Staff at Texas Right to Life are now facing death threats and intense harassment and the nation’s biggest abortion business is to blame.
As National Review reports, Planned Parenthood doxxed a pro-life advocate in its legal papers filed in its desperate attempt to stop the Texas abortion ban and prevent the state pro-life group from enforcing it.
Leftists are no strangers to doxxing pro-life and conservative people they disagree with, it’s a modern method of subjecting people and their families to harassment and potential violence as a form of intimidation to get them to stop standing up for their values. In this case, Planned Parenthood lawyers carelessly — or purposefully — exposed private information about the name and address of pro-life advocates in their publicly-accessible legal briefs so anyone could find the information and intimidate them.
The Texas Right to Life employee’s home address was circulated widely online after Planned Parenthood listed it on a recent lawsuit filed against the pro-life group. A link to the lawsuit, which included the staffer’s name and home address, was initially included in a September 2 press release announcing the legal action, but the link was eventually taken down sometime after September 9th after the pro-life group’s attorneys raised the issue in court.
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In the wake of the disclosure, the staffer and many colleagues have faced a slew of physical and verbal threats from abortion advocates, some of whom explicitly told the staffer “we know where you live.”
Planned Parenthood’s disclosure of sensitive information may violate the Texas Rules of Civil Procedure. Rule 21c, Privacy Protection for Filed Documents, forbids the filing of documents containing sensitive data such as a home address unless it is “specifically required by a statute, court rule, or administrative regulation, an electronic or paper document.” Otherwise, the address is supposed to be redacted fully or replaced with the letter “X” for each omitted digit or character, the rule states.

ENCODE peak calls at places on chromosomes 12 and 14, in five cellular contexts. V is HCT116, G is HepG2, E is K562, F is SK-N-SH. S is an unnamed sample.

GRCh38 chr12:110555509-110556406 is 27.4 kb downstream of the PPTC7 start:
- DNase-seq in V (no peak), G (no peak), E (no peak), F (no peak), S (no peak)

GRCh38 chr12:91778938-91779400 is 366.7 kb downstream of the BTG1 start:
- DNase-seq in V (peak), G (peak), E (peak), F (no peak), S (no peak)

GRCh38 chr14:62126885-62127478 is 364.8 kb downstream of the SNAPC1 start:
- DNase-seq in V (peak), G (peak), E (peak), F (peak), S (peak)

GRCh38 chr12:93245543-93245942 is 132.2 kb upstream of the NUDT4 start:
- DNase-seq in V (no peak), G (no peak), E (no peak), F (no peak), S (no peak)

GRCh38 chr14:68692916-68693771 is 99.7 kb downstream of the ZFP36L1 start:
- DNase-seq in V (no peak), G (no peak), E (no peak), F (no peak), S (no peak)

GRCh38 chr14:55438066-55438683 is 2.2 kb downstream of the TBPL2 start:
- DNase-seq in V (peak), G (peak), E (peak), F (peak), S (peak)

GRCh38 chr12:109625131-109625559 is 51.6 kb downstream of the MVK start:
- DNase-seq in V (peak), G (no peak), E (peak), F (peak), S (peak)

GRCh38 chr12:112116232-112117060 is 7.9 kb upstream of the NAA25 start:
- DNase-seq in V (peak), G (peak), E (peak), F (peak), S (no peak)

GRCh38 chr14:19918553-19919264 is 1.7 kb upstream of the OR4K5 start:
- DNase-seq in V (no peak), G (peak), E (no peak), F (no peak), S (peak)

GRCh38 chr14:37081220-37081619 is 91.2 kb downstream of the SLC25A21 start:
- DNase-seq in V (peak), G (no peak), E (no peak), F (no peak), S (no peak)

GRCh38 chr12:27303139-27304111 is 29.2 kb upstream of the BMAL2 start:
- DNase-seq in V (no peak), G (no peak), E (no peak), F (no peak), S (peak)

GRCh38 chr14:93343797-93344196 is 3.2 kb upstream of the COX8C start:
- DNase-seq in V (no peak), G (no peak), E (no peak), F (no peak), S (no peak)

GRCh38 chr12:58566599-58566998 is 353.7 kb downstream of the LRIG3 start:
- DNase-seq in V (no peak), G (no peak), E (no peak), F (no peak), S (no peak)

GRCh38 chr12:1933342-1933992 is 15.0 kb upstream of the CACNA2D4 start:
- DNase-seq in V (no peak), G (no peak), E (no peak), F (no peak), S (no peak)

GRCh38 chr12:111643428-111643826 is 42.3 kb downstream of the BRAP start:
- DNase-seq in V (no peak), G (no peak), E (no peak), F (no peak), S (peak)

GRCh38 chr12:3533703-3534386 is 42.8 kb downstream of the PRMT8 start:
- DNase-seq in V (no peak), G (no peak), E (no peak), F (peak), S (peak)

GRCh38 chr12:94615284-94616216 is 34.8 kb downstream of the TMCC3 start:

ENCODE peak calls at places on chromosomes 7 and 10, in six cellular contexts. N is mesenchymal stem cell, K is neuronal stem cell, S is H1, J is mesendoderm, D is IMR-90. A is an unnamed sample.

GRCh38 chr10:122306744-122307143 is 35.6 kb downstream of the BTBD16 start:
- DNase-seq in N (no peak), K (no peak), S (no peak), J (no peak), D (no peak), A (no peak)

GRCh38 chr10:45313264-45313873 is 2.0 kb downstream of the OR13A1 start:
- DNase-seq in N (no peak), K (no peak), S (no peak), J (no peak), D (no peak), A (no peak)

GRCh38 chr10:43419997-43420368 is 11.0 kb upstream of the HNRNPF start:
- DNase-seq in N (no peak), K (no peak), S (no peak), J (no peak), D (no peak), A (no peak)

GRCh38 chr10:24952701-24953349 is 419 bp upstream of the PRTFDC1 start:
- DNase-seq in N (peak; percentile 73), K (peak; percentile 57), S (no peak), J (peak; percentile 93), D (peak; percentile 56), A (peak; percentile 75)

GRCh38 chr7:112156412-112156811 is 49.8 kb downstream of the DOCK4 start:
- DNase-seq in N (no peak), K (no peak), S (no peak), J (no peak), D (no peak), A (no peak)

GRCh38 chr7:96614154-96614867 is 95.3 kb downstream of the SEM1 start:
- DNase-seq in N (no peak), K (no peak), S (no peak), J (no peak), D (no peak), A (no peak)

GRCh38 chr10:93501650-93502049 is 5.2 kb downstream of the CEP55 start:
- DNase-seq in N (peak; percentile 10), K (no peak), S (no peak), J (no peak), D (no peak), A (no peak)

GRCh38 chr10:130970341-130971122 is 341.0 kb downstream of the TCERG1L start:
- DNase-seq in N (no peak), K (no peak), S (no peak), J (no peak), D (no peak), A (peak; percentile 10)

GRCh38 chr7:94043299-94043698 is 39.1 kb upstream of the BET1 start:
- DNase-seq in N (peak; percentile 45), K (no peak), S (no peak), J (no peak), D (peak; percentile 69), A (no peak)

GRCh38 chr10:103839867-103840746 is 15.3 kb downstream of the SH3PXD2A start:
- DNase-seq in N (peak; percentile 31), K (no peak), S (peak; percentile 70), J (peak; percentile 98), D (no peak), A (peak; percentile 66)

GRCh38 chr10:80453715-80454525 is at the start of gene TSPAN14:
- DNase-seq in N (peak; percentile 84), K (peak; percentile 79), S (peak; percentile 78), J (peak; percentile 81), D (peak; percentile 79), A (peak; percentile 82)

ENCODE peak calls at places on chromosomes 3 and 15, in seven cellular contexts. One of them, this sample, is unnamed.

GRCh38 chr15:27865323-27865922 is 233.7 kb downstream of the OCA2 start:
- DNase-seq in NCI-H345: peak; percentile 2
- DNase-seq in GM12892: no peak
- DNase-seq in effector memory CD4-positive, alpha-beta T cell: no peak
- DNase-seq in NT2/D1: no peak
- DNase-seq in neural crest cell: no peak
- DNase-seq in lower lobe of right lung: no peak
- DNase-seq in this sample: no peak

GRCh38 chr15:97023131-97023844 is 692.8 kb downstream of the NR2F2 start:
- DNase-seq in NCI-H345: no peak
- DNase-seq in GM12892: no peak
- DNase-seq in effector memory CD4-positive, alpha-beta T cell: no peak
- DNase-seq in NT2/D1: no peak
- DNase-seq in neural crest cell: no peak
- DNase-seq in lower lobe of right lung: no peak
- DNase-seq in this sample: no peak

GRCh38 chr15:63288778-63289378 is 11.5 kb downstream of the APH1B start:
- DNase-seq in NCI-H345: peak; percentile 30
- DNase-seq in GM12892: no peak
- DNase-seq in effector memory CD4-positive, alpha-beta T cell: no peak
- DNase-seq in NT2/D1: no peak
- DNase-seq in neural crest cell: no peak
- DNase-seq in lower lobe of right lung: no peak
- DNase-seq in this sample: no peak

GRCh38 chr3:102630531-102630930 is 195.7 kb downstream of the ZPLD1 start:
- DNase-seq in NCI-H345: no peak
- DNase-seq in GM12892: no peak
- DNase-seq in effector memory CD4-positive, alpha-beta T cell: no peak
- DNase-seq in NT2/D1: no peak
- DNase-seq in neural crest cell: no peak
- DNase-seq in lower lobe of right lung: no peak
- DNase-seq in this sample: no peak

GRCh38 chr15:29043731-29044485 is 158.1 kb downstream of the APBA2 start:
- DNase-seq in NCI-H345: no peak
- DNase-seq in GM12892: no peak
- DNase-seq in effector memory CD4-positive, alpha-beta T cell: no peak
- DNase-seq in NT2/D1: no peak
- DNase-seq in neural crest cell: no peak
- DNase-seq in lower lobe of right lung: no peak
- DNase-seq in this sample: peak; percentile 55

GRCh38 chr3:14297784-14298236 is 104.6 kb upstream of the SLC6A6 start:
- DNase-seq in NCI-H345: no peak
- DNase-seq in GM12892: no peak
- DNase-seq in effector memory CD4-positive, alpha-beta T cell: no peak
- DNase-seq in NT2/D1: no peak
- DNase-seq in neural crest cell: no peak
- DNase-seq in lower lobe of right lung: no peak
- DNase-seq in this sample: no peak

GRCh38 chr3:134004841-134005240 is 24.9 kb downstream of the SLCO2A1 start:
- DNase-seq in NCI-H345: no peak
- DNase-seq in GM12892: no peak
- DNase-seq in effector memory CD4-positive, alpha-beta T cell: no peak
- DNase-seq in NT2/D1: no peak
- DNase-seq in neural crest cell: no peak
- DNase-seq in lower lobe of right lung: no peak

As the conservative news outlet reports, the death threats and harassment include voicemails that are threatening in nature.
Texas Right to Life has been swamped with hate mail since the Supreme Court’s ruling. Among the vitriolic messages provided to National Review were death and gang rape threats, calls for staff members’ damnation in hell, nude photos, obscenities, and other disturbing harassment.
One email directed its recipients at Texas Right to Life to an instructional page on how to tie a noose. “Please follow the instructions, procure a noose, stick your neck in the hole, and then let your body dangle by the neck…I do hope you get your dues soon, scum of the earth,” the email read.
A particularly disturbing audio voicemail sent to the Texas Right to Life inbox said, “Hello! I love to perform abortions in my own f***ing house and then pickle all the babies and eat them because I f***ing love Satan!…Do you know what’s the best with a pickled baby? A f***ing chili pepper…Have a nice day!”